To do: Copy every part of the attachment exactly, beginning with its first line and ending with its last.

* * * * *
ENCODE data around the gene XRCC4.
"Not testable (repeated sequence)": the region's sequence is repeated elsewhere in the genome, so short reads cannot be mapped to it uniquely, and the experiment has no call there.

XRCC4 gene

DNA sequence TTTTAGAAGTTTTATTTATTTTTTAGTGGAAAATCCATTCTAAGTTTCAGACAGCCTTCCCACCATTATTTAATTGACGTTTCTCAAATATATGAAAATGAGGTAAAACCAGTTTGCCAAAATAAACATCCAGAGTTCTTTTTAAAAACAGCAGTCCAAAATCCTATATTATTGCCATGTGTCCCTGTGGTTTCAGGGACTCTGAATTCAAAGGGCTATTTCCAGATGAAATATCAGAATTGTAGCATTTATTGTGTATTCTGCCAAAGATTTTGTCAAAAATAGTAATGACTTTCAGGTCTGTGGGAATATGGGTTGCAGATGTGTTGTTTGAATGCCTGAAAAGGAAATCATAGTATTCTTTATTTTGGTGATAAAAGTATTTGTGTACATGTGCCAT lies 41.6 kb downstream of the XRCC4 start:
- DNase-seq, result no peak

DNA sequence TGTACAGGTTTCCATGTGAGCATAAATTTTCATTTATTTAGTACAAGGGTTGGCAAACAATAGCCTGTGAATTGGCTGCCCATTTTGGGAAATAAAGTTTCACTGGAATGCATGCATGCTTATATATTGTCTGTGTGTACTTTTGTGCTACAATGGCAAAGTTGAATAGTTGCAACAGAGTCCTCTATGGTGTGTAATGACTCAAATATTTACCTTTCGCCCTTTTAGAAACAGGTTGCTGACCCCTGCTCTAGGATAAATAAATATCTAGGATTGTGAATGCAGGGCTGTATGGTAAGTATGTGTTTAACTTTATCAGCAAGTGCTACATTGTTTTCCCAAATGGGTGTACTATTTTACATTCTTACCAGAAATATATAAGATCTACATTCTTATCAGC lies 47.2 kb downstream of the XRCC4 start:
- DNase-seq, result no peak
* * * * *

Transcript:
ENCODE data around the gene XRCC4.
"Not testable (repeated sequence)": the region's sequence is repeated elsewhere in the genome, so short reads cannot be mapped to it uniquely, and the experiment has no call there.

XRCC4 gene

DNA sequence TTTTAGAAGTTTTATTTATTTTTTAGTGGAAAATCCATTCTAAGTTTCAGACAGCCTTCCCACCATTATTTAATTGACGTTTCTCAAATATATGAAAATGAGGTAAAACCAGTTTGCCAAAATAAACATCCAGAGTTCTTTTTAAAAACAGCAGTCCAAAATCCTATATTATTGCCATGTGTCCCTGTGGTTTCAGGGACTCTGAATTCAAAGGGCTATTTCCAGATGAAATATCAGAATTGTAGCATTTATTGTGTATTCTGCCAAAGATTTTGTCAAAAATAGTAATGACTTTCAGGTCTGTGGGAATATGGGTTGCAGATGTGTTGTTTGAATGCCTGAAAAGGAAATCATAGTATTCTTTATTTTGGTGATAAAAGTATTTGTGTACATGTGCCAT lies 41.6 kb downstream of the XRCC4 start:
- DNase-seq, result no peak

DNA sequence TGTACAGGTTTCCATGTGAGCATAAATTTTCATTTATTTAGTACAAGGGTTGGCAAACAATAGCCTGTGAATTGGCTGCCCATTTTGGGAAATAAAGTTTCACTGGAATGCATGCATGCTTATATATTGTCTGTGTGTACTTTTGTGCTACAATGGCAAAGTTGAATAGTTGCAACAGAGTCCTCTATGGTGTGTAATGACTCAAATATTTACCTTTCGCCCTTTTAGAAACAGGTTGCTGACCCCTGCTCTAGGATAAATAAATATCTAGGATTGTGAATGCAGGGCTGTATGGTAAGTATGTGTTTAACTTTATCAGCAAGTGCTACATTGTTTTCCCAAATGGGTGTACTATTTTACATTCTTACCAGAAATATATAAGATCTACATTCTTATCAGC lies 47.2 kb downstream of the XRCC4 start:
- DNase-seq, result no peak